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Pediatr Pulmonol. 2012 Apr;47(4):346-57. doi: 10.1002/ppul.21557. Epub 2011 Oct 25.

Global impact of asthma on children and adolescents' daily lives: the room to breathe survey.

Author information

1
Department of Pediatrics, HFR, Fribourg, Switzerland. hanneswild@bluewin.ch

Abstract

OBJECTIVE:

To establish children and adolescents' perspectives regarding their asthma and its impact upon their daily lives.

DESIGN:

A 14-item questionnaire.

SETTING:

Canada, Greece, Hungary, The Netherlands, the United Kingdom, and South Africa.

PARTICIPANTS:

Children/adolescents (aged 8-15 years) with physician-diagnosed asthma.

INTERVENTION:

Interviews were conducted by telephone (Canada, Greece, Hungary, The Netherlands, and the United Kingdom) or face-to-face (South Africa).

OUTCOME MEASURES:

Asthma symptoms, impact on activities, and quality of life.

RESULTS:

Of the 943 children/adolescents interviewed, 60% were male. Most (81%) described their asthma as "not too bad" or "I only get it every now and then," with only 4% reporting their asthma as being "very bad"; however, 92% experienced asthma-related coughing and 59% reported nocturnal awakening. Over half (57%) of children/adolescents believed they could predict when their asthma would make them ill; the most common initial symptoms being breathlessness (41%) and bad cough (33%). They considered the worst things about having asthma to be the symptoms of an asthma attack (32%) and not being able to play sport (25%). Almost half (47%) of children/adolescents felt that their asthma affected their ability to play sport or engage in physical activity. One in ten reported they had suffered asthma-related bullying.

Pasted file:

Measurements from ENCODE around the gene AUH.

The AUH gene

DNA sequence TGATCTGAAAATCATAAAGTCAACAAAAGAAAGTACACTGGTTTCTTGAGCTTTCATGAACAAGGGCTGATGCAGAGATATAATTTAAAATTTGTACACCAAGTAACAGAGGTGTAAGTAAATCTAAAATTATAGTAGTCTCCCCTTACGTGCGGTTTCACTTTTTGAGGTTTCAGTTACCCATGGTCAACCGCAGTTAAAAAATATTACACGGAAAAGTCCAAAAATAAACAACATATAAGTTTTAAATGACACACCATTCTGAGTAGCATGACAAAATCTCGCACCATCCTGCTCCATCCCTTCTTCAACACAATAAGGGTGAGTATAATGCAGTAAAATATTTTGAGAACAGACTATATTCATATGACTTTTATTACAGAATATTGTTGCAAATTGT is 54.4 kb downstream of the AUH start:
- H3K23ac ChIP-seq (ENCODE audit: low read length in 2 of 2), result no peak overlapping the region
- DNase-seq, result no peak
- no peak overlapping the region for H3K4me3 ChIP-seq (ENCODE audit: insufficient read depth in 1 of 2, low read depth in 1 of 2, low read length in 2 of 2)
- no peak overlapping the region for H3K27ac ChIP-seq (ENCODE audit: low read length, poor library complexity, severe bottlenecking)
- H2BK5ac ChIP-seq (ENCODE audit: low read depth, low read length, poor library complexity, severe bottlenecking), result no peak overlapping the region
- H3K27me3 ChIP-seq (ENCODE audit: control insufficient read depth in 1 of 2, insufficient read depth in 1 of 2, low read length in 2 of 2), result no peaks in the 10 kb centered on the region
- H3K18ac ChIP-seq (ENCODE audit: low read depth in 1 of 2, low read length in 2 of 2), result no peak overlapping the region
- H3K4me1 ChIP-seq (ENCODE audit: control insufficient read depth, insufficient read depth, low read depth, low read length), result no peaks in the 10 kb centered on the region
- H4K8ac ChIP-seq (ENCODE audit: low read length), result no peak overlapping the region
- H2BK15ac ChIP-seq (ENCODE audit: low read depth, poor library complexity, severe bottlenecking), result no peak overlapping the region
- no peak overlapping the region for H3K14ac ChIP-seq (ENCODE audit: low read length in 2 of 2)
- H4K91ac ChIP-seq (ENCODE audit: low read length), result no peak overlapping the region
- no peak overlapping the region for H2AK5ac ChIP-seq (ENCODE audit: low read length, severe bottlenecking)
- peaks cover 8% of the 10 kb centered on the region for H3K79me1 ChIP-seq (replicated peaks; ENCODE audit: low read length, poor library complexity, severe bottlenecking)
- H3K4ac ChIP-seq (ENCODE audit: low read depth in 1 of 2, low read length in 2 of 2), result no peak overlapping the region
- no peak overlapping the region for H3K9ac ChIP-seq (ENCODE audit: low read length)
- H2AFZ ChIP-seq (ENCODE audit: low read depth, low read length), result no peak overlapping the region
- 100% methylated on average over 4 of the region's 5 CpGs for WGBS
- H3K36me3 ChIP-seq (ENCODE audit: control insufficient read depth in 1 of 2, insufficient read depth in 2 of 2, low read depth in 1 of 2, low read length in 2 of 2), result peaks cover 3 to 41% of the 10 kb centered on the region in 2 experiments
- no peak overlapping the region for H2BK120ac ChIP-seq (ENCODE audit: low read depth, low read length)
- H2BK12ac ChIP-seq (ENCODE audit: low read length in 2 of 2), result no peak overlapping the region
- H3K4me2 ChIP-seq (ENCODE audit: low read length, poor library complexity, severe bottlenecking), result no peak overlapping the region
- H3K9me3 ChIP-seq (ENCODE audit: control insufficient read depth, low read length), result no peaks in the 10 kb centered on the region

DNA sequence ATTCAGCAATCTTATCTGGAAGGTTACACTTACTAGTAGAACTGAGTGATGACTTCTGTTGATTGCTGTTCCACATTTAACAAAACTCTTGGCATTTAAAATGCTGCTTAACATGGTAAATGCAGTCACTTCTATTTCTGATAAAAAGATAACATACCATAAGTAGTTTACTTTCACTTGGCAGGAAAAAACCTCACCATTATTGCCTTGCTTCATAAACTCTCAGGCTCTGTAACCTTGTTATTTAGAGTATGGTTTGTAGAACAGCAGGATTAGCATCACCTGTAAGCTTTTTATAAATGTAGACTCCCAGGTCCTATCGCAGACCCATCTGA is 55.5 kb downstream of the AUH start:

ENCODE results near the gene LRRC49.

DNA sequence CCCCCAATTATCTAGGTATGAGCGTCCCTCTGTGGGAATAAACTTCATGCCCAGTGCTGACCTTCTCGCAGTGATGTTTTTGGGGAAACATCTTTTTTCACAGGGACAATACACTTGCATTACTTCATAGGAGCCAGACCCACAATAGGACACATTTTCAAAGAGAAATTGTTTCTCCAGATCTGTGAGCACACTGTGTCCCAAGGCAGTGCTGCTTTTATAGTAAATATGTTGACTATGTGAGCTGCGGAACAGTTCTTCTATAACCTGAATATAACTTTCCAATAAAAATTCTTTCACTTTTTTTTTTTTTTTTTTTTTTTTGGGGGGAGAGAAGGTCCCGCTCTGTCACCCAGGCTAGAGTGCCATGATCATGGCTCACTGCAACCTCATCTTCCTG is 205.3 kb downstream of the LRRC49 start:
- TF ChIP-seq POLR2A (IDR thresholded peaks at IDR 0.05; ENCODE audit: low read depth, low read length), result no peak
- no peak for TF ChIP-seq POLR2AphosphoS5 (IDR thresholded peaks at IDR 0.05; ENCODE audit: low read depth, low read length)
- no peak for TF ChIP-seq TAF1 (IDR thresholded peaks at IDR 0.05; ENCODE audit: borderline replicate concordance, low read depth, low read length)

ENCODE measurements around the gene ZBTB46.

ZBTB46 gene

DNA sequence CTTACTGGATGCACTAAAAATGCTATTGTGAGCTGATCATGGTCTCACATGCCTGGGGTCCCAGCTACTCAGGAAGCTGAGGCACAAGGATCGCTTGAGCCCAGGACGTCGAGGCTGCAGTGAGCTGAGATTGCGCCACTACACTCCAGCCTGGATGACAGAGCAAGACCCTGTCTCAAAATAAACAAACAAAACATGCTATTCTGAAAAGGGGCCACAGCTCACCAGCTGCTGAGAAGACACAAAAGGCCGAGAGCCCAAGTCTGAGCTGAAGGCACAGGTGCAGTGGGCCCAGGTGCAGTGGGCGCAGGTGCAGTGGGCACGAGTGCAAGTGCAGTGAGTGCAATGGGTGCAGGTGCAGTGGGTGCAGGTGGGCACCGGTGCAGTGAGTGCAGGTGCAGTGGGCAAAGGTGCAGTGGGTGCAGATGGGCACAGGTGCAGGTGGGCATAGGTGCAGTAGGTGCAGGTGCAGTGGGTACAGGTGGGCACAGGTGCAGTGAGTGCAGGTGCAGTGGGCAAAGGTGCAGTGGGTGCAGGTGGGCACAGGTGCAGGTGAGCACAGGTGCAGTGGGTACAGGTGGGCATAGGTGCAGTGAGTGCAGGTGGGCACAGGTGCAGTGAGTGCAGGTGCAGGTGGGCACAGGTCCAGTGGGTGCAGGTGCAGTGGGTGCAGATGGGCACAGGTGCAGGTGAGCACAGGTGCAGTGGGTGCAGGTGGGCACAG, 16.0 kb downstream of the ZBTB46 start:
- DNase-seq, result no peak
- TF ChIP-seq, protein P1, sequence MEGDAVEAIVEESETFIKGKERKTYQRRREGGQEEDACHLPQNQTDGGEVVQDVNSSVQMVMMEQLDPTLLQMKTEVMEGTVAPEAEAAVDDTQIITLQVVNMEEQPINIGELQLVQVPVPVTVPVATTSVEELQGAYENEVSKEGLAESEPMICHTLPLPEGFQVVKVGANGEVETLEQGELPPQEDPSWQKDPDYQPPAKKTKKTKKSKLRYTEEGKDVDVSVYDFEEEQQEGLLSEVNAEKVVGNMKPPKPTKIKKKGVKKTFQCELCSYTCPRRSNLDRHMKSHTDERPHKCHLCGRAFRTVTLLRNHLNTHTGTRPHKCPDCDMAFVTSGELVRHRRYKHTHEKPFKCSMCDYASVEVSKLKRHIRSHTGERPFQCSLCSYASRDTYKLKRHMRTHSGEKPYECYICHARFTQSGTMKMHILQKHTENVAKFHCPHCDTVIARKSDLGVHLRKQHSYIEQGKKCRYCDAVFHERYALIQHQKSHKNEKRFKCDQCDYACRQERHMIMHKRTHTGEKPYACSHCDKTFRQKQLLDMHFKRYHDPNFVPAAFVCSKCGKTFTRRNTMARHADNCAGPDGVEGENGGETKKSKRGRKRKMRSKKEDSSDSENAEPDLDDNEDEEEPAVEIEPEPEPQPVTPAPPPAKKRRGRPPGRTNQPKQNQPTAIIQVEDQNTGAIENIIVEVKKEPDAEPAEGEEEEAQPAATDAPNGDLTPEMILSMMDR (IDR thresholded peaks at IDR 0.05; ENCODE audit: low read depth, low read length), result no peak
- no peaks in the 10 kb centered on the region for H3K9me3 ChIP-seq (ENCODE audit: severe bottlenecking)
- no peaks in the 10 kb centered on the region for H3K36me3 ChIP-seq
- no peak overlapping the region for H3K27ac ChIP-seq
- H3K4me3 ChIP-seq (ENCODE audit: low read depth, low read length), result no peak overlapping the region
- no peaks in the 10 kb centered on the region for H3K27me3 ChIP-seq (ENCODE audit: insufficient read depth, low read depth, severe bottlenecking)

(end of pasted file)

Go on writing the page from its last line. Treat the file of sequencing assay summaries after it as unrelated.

CONCLUSIONS:

Children/adolescents underestimate the severity of their asthma, and overestimate its control, indicating that they expect their illness to be symptomatic. Asthma has a substantial impact on their daily lives, particularly on physical activity and social functioning. Efforts are required to improve asthma control and expectations of health in children/adolescents.

PMID:
22028276
DOI:
10.1002/ppul.21557
[Indexed for MEDLINE]

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